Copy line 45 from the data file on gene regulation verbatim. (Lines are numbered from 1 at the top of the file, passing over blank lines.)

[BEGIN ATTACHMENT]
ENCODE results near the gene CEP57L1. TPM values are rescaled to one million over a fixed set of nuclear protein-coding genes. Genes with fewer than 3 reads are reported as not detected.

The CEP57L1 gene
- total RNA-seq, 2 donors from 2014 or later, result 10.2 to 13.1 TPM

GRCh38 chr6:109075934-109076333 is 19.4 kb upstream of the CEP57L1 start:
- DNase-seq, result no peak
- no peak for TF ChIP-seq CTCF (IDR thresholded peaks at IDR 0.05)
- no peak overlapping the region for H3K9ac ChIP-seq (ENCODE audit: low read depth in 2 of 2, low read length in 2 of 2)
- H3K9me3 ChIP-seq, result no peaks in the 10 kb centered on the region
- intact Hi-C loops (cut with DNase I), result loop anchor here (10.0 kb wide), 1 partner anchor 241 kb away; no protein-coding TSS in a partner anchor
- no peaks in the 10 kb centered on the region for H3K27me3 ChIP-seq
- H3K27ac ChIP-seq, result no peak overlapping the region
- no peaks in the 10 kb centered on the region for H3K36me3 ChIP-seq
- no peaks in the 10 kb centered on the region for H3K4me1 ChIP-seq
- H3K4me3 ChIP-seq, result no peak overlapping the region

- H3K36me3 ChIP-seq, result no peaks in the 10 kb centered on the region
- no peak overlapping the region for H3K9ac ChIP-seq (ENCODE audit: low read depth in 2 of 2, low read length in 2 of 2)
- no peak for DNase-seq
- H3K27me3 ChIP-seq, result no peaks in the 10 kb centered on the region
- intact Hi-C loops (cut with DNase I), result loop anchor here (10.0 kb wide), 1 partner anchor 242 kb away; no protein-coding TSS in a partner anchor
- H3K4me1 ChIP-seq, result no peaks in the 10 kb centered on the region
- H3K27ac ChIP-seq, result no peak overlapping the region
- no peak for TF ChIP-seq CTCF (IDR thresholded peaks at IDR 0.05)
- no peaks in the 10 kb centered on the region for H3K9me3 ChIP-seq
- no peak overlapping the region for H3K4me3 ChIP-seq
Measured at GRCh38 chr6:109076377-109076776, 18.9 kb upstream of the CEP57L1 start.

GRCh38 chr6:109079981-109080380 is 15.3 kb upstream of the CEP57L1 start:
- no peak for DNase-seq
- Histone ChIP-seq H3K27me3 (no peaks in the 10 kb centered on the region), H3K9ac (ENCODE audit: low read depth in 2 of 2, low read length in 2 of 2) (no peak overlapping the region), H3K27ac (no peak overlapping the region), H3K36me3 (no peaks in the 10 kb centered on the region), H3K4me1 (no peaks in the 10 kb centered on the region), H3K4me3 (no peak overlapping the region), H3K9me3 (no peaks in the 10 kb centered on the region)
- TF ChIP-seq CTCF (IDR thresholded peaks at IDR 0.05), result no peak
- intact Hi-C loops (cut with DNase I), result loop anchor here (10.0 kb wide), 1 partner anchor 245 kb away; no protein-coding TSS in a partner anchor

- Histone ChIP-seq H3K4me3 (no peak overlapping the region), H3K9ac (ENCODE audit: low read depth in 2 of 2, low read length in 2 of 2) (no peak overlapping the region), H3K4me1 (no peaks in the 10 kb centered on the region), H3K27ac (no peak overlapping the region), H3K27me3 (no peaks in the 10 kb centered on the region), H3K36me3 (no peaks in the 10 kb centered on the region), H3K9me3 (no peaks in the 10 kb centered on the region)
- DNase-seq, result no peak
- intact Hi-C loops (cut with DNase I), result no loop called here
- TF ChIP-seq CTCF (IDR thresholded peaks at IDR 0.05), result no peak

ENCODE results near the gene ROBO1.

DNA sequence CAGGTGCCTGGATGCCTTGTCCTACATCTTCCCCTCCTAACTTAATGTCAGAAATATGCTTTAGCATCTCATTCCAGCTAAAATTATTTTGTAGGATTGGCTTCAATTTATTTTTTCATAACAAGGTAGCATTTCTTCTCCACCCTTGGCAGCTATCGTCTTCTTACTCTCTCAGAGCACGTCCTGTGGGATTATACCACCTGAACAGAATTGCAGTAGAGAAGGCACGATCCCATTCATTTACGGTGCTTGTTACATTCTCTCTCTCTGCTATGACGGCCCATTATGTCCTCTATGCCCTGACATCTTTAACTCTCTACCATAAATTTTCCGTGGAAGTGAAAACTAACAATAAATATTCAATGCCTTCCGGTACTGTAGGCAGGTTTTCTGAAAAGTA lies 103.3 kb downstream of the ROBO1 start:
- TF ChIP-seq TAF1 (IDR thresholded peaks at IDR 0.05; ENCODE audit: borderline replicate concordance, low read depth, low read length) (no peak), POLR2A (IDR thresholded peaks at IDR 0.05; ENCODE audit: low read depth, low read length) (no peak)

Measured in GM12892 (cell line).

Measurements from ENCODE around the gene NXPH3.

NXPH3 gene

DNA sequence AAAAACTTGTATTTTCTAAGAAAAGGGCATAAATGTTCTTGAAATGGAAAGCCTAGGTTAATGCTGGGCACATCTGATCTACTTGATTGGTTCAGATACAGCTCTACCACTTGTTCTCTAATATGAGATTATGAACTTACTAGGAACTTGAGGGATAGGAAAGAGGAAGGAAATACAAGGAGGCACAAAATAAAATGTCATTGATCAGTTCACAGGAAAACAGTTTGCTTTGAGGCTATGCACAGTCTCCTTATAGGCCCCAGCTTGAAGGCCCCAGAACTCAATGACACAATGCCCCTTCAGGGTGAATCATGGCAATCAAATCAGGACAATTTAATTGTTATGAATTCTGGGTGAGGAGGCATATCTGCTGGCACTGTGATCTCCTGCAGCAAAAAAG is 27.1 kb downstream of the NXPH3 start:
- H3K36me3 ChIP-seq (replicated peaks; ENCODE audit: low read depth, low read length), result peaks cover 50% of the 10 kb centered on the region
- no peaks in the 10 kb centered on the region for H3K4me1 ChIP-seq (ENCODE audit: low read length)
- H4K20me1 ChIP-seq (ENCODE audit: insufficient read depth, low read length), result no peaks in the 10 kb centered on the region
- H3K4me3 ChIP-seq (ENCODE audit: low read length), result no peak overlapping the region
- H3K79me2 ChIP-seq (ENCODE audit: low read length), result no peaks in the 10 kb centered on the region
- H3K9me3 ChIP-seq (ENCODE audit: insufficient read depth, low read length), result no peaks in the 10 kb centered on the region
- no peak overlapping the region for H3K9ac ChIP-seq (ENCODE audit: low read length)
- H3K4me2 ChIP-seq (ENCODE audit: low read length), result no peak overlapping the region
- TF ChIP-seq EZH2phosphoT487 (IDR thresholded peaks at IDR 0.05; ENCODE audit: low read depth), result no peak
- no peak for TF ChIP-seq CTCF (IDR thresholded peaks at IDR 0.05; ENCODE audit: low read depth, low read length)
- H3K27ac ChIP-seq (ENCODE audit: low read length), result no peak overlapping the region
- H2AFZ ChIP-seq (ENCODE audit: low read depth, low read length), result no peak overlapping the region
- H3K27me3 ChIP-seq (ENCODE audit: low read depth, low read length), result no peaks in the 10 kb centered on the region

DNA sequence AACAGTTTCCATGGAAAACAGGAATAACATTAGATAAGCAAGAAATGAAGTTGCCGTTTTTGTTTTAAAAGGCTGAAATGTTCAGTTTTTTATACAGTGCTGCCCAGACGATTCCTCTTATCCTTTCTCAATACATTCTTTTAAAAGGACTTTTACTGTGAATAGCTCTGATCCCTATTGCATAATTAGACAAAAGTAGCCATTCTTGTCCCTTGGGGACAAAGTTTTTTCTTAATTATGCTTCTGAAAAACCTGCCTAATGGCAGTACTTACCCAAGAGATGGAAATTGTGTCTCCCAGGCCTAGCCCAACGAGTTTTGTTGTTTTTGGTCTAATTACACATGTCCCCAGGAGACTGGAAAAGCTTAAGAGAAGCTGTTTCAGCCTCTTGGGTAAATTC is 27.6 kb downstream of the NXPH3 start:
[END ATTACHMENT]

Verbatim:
- H3K4me3 ChIP-seq (ENCODE audit: low read length), result no peak overlapping the region